“For example, in the coating technology the difference between 0.5mm PVC foil or 0.7mm high gloss foil can be seen very well. Which glue from which manufacturer is used, what is the flow behaviour? With which atomizer pressure at the spray gun is the glue applied on the MDF? Which glue has better flow characteristics on the board? Even different MDF suppliers can be identified by the swelling behaviour of the top layer after pressing in the membrane press with the PVC foil using the testing device.

“The surface shrinkage during the ageing process is also a major issue. Especially in the lacquered high gloss the freshly lacquered surface still looks very good in production, this changes very much over time.

“What is the substrate, from which producer does the MDF board come, which primer do I use, how long does the primed board lie before sanding for degassing? How long does the high-gloss lacquered board lie before polishing, at what temperature? These are all questions.”

For the large board manufacturers that are further finishing MFC boards with the Kleiberit HotCoating process, the GlossIn multiple module is increasingly being used at the outfeed conveyor on the varnishing lines.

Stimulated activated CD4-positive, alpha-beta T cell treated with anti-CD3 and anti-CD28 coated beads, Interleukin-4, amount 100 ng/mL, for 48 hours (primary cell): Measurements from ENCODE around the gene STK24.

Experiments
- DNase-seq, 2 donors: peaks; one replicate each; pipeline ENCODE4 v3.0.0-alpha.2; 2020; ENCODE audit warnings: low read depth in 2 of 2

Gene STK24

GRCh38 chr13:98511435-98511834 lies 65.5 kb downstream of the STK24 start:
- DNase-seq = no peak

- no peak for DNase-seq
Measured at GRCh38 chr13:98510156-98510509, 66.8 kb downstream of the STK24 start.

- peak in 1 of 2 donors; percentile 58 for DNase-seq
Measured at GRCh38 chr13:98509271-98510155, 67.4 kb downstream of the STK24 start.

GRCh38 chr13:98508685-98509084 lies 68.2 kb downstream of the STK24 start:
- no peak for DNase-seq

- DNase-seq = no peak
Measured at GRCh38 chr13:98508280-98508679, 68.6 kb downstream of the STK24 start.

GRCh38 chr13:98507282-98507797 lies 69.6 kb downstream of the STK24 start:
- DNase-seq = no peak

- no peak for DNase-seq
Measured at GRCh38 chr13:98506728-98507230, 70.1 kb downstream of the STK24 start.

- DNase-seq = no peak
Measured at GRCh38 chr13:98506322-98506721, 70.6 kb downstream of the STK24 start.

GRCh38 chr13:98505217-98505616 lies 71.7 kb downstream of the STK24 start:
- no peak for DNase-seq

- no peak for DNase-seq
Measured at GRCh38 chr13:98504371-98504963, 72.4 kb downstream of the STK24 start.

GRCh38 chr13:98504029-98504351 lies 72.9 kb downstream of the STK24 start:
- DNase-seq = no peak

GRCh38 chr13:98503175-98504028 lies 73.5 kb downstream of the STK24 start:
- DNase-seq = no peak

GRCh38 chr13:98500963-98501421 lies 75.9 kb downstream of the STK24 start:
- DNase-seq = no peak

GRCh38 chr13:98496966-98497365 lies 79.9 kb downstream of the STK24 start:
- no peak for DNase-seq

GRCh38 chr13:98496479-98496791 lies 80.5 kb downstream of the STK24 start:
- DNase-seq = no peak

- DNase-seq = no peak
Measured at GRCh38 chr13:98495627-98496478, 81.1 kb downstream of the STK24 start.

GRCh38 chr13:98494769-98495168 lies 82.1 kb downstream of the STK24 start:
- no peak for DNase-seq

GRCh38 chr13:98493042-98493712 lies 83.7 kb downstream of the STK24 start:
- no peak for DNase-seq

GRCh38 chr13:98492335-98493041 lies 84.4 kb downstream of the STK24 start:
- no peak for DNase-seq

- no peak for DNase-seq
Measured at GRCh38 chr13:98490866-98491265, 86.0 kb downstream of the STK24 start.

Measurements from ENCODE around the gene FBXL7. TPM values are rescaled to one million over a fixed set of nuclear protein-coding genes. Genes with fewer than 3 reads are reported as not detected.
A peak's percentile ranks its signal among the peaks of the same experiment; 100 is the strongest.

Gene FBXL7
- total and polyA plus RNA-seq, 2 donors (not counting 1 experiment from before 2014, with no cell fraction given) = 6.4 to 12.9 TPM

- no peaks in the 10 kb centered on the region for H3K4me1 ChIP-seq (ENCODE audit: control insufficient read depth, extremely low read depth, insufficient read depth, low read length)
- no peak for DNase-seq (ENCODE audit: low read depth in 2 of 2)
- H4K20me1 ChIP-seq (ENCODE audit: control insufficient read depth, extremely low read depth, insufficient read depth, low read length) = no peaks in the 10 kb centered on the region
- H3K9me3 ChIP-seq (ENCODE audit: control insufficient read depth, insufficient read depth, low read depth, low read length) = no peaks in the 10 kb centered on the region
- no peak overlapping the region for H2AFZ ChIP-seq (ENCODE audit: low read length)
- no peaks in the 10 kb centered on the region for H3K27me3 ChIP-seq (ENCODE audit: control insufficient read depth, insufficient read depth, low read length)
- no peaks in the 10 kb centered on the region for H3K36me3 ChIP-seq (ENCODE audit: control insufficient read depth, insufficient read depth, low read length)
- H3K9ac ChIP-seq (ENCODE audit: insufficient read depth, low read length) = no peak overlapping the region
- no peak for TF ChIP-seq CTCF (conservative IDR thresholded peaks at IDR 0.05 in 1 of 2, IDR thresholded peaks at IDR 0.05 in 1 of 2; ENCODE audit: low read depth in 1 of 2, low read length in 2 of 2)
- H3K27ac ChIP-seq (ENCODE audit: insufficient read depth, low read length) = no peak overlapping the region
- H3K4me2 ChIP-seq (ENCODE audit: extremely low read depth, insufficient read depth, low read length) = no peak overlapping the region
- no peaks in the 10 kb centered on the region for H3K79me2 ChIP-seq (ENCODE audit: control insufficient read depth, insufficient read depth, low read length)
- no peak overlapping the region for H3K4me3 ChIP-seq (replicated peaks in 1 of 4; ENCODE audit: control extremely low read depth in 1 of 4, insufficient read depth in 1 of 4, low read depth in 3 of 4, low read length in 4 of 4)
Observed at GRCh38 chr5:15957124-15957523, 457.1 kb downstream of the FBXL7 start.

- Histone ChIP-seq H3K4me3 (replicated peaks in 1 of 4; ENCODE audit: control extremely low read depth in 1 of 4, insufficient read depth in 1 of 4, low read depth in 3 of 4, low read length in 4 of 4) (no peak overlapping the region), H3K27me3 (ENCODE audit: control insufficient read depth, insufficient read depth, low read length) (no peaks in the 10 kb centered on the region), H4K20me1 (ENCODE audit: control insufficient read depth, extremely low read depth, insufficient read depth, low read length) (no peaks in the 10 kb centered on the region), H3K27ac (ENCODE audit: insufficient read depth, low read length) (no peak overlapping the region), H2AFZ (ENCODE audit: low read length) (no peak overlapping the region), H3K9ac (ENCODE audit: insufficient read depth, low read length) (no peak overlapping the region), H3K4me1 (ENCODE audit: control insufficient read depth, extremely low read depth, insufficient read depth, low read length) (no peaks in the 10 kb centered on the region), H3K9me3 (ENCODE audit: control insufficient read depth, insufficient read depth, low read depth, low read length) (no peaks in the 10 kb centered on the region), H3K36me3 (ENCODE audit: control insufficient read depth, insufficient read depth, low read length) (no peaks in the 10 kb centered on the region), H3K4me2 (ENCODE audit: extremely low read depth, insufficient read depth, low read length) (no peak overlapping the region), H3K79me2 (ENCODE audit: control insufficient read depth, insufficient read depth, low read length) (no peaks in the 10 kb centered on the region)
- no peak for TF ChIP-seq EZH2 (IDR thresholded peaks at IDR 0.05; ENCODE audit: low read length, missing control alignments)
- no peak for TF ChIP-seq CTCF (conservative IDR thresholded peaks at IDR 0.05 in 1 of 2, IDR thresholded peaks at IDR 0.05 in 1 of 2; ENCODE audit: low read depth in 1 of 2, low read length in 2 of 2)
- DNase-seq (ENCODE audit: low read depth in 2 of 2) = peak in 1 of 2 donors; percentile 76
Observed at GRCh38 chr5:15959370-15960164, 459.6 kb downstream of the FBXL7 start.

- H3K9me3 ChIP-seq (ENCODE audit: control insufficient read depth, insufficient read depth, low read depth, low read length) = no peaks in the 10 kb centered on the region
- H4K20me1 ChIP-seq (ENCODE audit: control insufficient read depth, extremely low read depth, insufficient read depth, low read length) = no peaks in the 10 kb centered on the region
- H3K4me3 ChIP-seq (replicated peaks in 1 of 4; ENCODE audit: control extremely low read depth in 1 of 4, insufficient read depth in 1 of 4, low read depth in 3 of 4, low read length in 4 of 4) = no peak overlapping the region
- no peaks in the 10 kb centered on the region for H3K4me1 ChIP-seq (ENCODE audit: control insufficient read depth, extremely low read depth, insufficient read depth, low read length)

“Even the smallest change has an impact on the surface structure. A change in the viscosity of the topcoat used, temperature differences, the quality of the sanding belts for intermediate sanding of the coating, the age of the grooving of the rubberised coating application roller, coating eyes caused by bubbles in the coating at the pouring head – the devil is in the detail, especially in high-gloss finishing.”

The GlossIn is designed to be a reliable method of recognising these details visually and allow for assessment in accordance with EN 17214.

“There are always new applications where the standard and the testing device can help to accurately evaluate high-gloss surfaces,” added Ms Hanser.

“Many small set screws can be turned during production to improve the result. Weak points can now be found and corrected unerringly. Factors that influence the visual appearance of high-gloss surfaces can now be evaluated visually neutral.”

She said companies such as Kleiberit, which has seen high growth worldwide of its HotCoating process, faced the new standard early on and were one of the first to implement the advantages of simple highgloss evaluation.

“We also find such testing devices in use at production facilities outside the EU, such as PG Bison in South Africa.”

She said a large number of kitchen manufacturers including Nobilia and Häcker Küchen use the testing device for the incoming goods inspection or in the testing laboratories.

The next stage of development in improving the GlossIn is automatic camera recognition with the help of artificial intelligence. This will be designed to provide another big step towards process reliability of painting plants and comparability of surface qualities.

“The idea is to create an automatic classification in the five classes using KI neuronal pictures. We have already made tens of thousands of pictures.”